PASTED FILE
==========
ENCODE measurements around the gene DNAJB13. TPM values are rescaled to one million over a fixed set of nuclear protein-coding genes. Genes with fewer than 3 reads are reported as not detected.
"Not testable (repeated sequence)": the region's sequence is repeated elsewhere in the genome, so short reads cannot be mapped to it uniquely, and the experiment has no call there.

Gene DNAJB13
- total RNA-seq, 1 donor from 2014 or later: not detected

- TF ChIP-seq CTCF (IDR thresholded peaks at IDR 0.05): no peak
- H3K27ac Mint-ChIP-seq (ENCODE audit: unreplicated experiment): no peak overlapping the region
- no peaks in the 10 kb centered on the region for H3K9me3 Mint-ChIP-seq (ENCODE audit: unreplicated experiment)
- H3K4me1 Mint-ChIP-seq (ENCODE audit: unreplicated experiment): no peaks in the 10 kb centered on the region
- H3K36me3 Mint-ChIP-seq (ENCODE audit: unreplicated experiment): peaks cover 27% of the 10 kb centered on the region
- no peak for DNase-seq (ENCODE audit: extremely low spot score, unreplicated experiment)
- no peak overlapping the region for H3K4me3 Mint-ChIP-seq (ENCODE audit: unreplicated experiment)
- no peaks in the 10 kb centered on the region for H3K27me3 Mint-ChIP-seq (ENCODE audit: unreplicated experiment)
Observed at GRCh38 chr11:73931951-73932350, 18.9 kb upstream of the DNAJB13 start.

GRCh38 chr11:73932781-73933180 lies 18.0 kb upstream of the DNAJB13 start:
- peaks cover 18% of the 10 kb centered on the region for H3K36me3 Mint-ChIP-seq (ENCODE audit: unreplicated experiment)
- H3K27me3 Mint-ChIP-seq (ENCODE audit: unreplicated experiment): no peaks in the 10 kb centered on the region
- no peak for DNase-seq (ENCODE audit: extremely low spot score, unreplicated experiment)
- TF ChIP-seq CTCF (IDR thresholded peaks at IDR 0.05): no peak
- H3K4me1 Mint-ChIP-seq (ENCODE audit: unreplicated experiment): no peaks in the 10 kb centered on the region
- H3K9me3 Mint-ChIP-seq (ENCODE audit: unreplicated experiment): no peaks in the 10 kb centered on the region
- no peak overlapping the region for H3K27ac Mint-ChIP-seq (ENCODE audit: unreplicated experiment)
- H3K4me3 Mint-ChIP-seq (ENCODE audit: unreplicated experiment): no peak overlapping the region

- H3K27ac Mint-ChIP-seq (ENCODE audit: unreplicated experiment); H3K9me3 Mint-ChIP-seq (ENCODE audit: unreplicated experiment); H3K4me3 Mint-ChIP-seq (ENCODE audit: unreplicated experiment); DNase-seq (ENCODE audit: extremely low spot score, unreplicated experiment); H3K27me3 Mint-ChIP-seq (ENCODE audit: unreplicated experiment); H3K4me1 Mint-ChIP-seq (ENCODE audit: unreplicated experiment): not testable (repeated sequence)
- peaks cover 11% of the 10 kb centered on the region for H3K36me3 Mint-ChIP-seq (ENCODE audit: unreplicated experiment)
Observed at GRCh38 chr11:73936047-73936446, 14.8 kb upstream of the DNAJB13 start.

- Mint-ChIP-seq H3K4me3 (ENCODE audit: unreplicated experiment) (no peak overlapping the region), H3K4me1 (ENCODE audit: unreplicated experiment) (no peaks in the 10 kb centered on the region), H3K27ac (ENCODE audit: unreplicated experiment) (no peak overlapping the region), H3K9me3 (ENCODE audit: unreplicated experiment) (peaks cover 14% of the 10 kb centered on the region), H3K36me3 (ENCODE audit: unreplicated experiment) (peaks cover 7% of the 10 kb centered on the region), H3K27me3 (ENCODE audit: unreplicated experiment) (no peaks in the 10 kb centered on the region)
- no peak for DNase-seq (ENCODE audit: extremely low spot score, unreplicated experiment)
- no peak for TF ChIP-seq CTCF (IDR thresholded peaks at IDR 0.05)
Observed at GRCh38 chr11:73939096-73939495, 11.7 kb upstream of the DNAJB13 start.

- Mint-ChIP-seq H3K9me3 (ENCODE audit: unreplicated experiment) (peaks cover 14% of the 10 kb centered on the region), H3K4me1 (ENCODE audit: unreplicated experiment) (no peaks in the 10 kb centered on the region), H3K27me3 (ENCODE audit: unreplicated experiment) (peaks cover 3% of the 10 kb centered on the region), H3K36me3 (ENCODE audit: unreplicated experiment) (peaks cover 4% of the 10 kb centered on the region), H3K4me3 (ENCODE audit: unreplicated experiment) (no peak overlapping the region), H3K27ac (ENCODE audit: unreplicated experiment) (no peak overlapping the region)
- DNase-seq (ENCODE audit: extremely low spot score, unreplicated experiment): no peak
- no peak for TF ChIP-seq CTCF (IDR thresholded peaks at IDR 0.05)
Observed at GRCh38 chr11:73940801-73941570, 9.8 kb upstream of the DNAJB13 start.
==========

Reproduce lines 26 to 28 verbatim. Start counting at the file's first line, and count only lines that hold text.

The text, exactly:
- Mint-ChIP-seq H3K4me3 (ENCODE audit: unreplicated experiment) (no peak overlapping the region), H3K4me1 (ENCODE audit: unreplicated experiment) (no peaks in the 10 kb centered on the region), H3K27ac (ENCODE audit: unreplicated experiment) (no peak overlapping the region), H3K9me3 (ENCODE audit: unreplicated experiment) (peaks cover 14% of the 10 kb centered on the region), H3K36me3 (ENCODE audit: unreplicated experiment) (peaks cover 7% of the 10 kb centered on the region), H3K27me3 (ENCODE audit: unreplicated experiment) (no peaks in the 10 kb centered on the region)
- no peak for DNase-seq (ENCODE audit: extremely low spot score, unreplicated experiment)
- no peak for TF ChIP-seq CTCF (IDR thresholded peaks at IDR 0.05)